Hardworking Franks hoping to become next lieutenant governor

Published 6:08 pm Friday, November 2, 2007

All his life, Jamie Franks has worked hard.

Born to factory-employed parents, Franks didn’t have much growing up, so he found ways to earn extra money. He hauled hay and cut firewood in the winter. By junior high, he had a lawn care business that paid his way through Itawamba Community College. A second company he founded, North Mississippi Horticulture Services, allowed him to graduate from the University of Mississippi debt-free.

That’s why it’s not surprising to see how much energy the Democrat expends to persuade people to elect him lieutenant governor.

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His work may be cut out for him as he faces the challenge of defeating an opponent with name recognition. Republican Phil Bryant has served as state auditor since 1996.

Franks also may have to overcome the momentum downticket races could get from Republican Gov. Haley Barbour’s re-election campaign.

Walking along the streets of Yazoo City in a dark, pinstriped suit on an unseasonably warm day this week, Franks introduced himself to nearly everyone he passed and gave them campaign literature that features pictures of his wife, Lisa, and his two sons, 7-year-old Jase and 3-year-old Nicholas. Franks had just come from Canton, and before the sun set he will have made campaign stops in Belzoni, Greenwood and Grenada.

Franks visited with Yazoo City Mayor McArthur Straughter, a Democrat, to talk about the anticipated election turnout on Tuesday, as well as some of the issues that appear to be resonating with voters.

“That sales tax on groceries,” Straughter told Franks. “People say if they can get some relief on that, that would help. You don’t have to ask them about it. If you see them in the grocery store, they’ll tell you.”

A proposed tax swap has been one of the main points of Franks’ platform and his position differs from Bryant’s.

Franks has voted for legislation that would have reduced Mississippi’s 7 percent sales tax and increased the excise tax on tobacco products. The proposal was vetoed twice by Barbour in 2006.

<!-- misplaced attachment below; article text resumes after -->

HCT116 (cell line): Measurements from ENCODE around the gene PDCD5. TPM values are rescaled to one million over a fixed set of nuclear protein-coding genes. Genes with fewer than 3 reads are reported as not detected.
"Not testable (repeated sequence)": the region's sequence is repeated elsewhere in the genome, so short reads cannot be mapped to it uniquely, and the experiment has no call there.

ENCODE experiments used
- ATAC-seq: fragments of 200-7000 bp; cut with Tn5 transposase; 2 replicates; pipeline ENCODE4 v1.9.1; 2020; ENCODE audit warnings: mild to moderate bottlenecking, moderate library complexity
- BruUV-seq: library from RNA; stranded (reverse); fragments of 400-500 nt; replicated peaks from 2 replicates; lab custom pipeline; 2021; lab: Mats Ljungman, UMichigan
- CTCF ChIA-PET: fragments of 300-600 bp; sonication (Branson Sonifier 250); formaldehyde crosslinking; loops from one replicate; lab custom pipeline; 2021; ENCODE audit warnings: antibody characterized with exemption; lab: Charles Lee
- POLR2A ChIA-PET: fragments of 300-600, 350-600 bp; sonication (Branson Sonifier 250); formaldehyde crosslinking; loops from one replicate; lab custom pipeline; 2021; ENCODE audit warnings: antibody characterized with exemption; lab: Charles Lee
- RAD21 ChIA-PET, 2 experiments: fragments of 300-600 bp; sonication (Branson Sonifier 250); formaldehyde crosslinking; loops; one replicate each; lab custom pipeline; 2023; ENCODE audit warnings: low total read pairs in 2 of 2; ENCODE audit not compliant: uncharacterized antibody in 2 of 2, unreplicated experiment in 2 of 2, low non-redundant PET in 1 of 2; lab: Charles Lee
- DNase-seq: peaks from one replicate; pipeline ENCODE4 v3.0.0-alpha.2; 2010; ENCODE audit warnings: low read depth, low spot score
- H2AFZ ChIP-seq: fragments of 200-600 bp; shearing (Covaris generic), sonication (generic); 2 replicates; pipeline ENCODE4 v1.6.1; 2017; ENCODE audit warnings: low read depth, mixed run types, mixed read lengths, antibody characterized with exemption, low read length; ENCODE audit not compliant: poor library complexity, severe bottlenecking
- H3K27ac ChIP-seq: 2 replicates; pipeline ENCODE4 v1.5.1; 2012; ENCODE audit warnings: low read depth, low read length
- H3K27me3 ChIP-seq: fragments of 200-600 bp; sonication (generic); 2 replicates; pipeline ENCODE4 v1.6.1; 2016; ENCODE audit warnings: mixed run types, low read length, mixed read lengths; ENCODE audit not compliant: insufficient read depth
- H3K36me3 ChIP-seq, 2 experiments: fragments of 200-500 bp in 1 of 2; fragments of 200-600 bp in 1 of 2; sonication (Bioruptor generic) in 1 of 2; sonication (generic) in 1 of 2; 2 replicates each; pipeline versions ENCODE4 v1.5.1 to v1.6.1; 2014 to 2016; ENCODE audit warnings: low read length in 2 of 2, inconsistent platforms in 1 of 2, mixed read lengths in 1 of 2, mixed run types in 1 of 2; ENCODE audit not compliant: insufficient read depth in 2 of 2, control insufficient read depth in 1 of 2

Bryant, who served in the Mississippi House from 1992-1996, said he wouldn’t support a tax swap unless there’s a study that show the proposal is feasible.

Franks wants the opportunity to debate Bryant on that issue and many others. He’s frustrated by what he calls his opponent’s unwillingness to spar with him in public. Bryant’s campaign has said scheduling conflicts have prevented the two from debating, but the candidates have made joint appearances.

“I wish Phil Bryant will come out and face the people … answer questions in front of an audience where he doesn’t have his handlers telling him what to say,” Franks told a crowd earlier this week at the Stennis Institute of Government-Capitol Press luncheon in Jackson.

Bryant also had been invited to the luncheon, which featured a question-and-answer session, but he was traveling with the governor that day.

Franks and Bryant are vying for the seat left open by Republican Lt. Gov. Amy Tuck, who was limited to two terms. The lieutenant governor presides over the Senate and appoints the chairmen of committees that decide the fate of bills.

Franks, who practices law in Tupelo, first ran for office in 1995. At the age of 22, Franks won the House District 19 seat comprised of Itawamba, Lee and Tishomingo counties. He could not simultaneously run for that seat and the statewide office this year.

During his tenure in the Legislature, Franks said he has supported conservative causes like anti-abortion bills. He also touts his work on economic development, including support for the incentive packages for the Nissan plant in Madison County and the under-construction Toyota facility in northeast Mississippi.

On the stump, he promises to push for full funding of public education and find ways to make health care more affordable and accessible.

“He’s a bulldog. He fights tenaciously, unendingly and unceasingly for those causes he believes in. You have to respect a man like that,” said House Public Health Committee Chairman Steve Holland, D-Plantersville. “You can always bank on Jamie being on the side of the least, last and most vulnerable. Those that don’t have a paid voice in the Capitol.”

After he finished making his rounds at the Yazoo County Courthouse, Franks asked for the vote of a man with a familiar last name.

“I’m Jamie Franks and I’m running for lieutenant governor,” Franks said to a man who identified himself as Wiley Barbour.

“Now, you know who I’m kin to,” the governor’s brother said with a laugh.

“Who you vote for in the governor’s race is your own business,” Franks said. “I just need your vote in the lieutenant governor’s race.”